Figure 2. Coronal T2WI MRI showing hyperintense mass in the sella including hypointense areas of signal void indicating vascular structures.
Discussion▴Top 

CH is more a hamartoma or vascular malformation rather than a neoplasia [3]. Although CH is very rare, CH of the cavernous sinus present like tumors and there can be a medial extension into the sella [7]. This growth pattern is differentiated from intrasellar CH with cavernous sinus extension by measuring the major portion of the tumor mass. In our case, hemangioma was located in the sella and there was no cavernous sinus extension.

Intrasellar CH’s may be symptomatic or asymptomatic. In the literature, besides asymptomatic cases one of which was found during autopsy [4] and another found incidentally, cranial nerve palsies caused by cavernous sinus extension [3, 7, 8] or secondary vision problems due to optic chiasm compression [9] were reported.

Except from the case reported by Nagai et al [10], which was not diagnosed histopathologically and was thought as intrasellar CH with only clinical and MRI findings, there are only two studies describing MRI findings of intrasellar CH. Cobbs et al [1] presented a case of intrasellar CH which was operated under the diagnosis of adenoma and had complications of subaracnoidal hemorrhage and rhinorrhea. In this report, T2 signal characteristics in MRI findings were not mentioned and they declared development of moderate homogeneous enhancement in post-contrast T1WI. Likewise, in the intrasellar CH case, which also had cavernous sinus extension reported by Chuang et al [3], T2 signal characteristics were mentioned and hypointense to grey matter on T1WI and homogenous enhancement after contrast administration were reported. Although T2 WI characteristics were mentioned in parasellar CHs in the literature, no definition of T2 signal characteristics of intrasellar CH was made before our case. The reason for this is thought to be the exclusion of T2 WI in routine hypophysis MRI.

One case of cavernous sinus CH was reported as marked T2 with hyperintensity with some signal void structures [9]. In our case, marked hyperintensity in T2WI and signal void structures consistent with vascular origin were noticeable.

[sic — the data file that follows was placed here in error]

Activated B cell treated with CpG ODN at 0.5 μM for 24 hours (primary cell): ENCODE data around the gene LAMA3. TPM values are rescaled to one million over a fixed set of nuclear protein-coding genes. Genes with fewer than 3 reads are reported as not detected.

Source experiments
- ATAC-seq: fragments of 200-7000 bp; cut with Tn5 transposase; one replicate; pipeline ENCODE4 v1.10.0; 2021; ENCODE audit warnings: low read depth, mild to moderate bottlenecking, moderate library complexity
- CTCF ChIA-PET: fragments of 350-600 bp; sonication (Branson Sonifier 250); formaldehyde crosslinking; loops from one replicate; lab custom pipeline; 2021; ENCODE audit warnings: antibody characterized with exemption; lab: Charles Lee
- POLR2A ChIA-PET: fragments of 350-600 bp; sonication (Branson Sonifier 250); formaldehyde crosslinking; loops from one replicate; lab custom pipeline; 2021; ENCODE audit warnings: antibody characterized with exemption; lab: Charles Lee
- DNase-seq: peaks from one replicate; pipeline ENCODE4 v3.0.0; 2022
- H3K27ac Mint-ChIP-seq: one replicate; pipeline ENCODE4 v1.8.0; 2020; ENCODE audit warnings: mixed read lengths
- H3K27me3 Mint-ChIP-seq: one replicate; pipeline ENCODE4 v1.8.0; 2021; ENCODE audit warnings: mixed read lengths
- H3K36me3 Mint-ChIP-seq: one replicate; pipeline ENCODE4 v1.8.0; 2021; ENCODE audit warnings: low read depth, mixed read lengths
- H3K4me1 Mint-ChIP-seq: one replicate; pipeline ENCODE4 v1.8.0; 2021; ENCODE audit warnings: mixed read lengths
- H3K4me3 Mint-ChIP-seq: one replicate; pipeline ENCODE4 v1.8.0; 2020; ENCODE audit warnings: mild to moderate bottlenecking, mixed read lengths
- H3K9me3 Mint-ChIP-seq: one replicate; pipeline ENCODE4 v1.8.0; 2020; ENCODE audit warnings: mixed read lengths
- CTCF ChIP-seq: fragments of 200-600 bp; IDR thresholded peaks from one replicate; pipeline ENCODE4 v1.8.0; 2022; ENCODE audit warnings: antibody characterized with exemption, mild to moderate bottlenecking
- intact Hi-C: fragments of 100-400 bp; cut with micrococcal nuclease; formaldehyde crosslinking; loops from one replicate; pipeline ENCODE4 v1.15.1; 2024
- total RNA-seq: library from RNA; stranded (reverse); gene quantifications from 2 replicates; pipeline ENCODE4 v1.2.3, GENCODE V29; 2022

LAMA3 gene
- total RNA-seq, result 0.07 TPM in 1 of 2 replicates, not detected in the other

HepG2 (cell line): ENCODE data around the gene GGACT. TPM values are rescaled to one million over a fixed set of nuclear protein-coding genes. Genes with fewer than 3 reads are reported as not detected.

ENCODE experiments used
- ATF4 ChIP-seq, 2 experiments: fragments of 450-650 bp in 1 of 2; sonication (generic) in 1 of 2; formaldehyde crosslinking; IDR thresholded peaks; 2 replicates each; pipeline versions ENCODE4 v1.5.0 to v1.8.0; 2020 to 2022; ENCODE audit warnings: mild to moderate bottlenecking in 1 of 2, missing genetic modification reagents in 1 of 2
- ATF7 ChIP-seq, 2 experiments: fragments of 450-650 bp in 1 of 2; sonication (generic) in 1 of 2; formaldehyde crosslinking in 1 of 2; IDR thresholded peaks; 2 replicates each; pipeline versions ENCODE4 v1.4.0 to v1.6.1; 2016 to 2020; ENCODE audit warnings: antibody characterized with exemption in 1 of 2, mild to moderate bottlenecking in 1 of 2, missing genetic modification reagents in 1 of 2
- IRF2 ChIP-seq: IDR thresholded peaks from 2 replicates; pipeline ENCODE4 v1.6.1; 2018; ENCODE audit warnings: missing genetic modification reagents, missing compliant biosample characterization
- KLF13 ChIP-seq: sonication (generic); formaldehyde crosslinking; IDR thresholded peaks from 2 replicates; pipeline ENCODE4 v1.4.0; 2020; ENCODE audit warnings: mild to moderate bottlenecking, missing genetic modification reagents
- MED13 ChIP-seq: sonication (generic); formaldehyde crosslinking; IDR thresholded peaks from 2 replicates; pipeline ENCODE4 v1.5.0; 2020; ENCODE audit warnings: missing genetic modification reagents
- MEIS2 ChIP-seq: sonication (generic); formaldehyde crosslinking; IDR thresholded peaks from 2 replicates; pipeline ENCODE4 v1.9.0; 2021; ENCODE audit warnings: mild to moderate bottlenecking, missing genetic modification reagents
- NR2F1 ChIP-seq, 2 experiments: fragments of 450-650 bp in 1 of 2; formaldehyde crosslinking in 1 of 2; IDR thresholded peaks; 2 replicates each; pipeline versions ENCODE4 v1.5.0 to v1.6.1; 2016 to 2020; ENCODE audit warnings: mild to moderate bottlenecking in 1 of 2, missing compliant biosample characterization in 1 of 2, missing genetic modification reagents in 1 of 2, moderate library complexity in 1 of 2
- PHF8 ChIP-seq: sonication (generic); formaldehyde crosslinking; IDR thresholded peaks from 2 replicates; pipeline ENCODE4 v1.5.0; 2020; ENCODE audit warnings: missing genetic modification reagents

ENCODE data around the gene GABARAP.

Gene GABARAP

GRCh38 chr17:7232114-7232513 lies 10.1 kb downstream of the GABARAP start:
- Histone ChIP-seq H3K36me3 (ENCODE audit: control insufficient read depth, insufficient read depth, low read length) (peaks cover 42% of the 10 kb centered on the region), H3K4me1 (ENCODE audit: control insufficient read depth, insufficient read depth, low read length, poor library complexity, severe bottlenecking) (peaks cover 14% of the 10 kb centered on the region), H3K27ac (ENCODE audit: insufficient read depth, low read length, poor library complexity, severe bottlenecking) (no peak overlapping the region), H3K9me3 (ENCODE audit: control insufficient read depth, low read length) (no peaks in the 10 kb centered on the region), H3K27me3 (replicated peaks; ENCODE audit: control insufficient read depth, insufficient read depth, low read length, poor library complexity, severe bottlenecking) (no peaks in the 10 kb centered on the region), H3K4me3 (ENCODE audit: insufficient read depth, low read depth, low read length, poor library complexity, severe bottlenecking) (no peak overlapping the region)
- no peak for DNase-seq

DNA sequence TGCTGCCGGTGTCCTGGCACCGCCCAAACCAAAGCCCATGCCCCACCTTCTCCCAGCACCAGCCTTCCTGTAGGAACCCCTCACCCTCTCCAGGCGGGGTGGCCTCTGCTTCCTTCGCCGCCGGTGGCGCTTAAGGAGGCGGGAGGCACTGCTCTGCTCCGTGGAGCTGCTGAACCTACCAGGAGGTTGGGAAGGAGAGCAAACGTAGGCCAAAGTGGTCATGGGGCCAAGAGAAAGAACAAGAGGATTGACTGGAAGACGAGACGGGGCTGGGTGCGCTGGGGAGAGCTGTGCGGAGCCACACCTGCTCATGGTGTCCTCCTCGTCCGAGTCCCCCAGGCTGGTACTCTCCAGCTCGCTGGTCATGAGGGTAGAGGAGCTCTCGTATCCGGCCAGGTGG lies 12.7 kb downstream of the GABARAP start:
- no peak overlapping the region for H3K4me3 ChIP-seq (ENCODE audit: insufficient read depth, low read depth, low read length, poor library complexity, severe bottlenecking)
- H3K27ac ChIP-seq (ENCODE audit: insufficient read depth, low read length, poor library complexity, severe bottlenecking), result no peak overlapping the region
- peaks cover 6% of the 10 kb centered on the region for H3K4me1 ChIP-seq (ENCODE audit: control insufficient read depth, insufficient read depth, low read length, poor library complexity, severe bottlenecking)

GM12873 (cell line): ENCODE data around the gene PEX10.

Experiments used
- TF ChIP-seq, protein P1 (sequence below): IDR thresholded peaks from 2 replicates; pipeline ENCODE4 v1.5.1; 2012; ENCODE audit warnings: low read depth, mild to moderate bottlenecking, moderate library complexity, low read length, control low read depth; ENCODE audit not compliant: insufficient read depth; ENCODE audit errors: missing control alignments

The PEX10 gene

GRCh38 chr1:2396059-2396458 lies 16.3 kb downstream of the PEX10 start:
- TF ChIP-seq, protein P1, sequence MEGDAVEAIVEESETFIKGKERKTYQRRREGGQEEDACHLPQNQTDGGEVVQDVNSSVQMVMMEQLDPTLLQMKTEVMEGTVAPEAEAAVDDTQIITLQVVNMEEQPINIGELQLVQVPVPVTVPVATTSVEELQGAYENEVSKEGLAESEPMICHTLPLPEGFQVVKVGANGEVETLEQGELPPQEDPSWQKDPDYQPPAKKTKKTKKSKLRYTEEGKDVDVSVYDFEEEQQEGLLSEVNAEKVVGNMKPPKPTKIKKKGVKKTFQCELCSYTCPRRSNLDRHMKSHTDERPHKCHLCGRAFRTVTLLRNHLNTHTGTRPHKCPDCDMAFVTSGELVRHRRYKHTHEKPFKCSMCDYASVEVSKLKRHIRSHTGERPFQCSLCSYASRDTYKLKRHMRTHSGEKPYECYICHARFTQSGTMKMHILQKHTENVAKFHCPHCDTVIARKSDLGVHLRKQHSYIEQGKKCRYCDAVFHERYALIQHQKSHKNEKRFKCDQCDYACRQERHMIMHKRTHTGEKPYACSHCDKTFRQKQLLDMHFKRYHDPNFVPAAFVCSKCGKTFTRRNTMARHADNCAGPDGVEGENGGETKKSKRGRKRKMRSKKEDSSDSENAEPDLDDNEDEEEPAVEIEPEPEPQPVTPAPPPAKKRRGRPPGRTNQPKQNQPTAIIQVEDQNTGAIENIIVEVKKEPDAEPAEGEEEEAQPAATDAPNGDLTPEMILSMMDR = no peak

In the differential diagnosis of mass lesions in sellar region, dynamic studies may give extra information [11]. This lesion initially is peripherally and then progressively totally homogeneous contrast enhanced. This contrast pattern is similar to other extra-cranial CH cases such as liver CHs [12]. In the literature, it was reported that while in a cavernous sinus CH, in coronal image, patchy peripheral contrast enhancement was observed, in axial image homogeneous contrast was enhanced [13].

In our case, similar MRI findings were noticeable. In first contrast administration series, the lesion was peripherally contrast enhanced while in continuing series it was marked homogeneously contrast enhanced.

Many neoplasms, such as meningioma, optic glioma, craniopharyngioma, germinoma, and CH develop in the sellar and parasellar regions, while large pituitary adenomas with para or supra-sellar extension are often difficult to differentiate from other tumors.

As the sellar CHs are dura based, complete resection may cause severe hemorrhage. For this reason, if intrasellar CH is suspected, only partial resection should be performed. Stereotactic radiosurgery may also be used in treatment [1].

In the differential diagnosis of mass lesions in the sellar region, although seen rarely, CHs should be taken into consideration because of high complication risks both during and after operation. T2WI signal characteristics of these kinds of lesions may be instructive. Marked hyperintensity in T2WI and presence of signal void areas may suggest CH. The dynamic studies of contrast administration may contribute in the differential diagnosis of mass lesions located in these regions.

Conflict of Interest

Authors declare no conflict of interest.


References▴Top